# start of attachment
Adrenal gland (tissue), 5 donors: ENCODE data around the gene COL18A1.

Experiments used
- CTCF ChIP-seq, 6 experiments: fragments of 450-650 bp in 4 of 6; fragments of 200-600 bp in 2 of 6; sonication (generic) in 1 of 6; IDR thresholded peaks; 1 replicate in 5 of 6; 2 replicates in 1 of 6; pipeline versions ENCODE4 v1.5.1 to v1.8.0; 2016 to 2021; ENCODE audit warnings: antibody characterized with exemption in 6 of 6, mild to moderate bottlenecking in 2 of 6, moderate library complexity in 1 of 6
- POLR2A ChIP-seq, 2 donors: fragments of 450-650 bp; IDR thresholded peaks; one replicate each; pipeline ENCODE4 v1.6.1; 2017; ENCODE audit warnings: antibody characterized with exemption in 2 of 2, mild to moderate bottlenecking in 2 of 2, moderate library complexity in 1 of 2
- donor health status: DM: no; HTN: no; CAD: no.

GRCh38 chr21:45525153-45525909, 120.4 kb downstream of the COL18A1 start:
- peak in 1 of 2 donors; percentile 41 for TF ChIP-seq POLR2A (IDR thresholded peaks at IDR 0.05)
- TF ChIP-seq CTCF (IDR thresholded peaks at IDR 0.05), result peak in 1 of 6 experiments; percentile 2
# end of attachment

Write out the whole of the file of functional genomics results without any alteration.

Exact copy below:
Adrenal gland (tissue), 5 donors: ENCODE data around the gene COL18A1.

Experiments used
- CTCF ChIP-seq, 6 experiments: fragments of 450-650 bp in 4 of 6; fragments of 200-600 bp in 2 of 6; sonication (generic) in 1 of 6; IDR thresholded peaks; 1 replicate in 5 of 6; 2 replicates in 1 of 6; pipeline versions ENCODE4 v1.5.1 to v1.8.0; 2016 to 2021; ENCODE audit warnings: antibody characterized with exemption in 6 of 6, mild to moderate bottlenecking in 2 of 6, moderate library complexity in 1 of 6
- POLR2A ChIP-seq, 2 donors: fragments of 450-650 bp; IDR thresholded peaks; one replicate each; pipeline ENCODE4 v1.6.1; 2017; ENCODE audit warnings: antibody characterized with exemption in 2 of 2, mild to moderate bottlenecking in 2 of 2, moderate library complexity in 1 of 2
- donor health status: DM: no; HTN: no; CAD: no.

GRCh38 chr21:45525153-45525909, 120.4 kb downstream of the COL18A1 start:
- peak in 1 of 2 donors; percentile 41 for TF ChIP-seq POLR2A (IDR thresholded peaks at IDR 0.05)
- TF ChIP-seq CTCF (IDR thresholded peaks at IDR 0.05), result peak in 1 of 6 experiments; percentile 2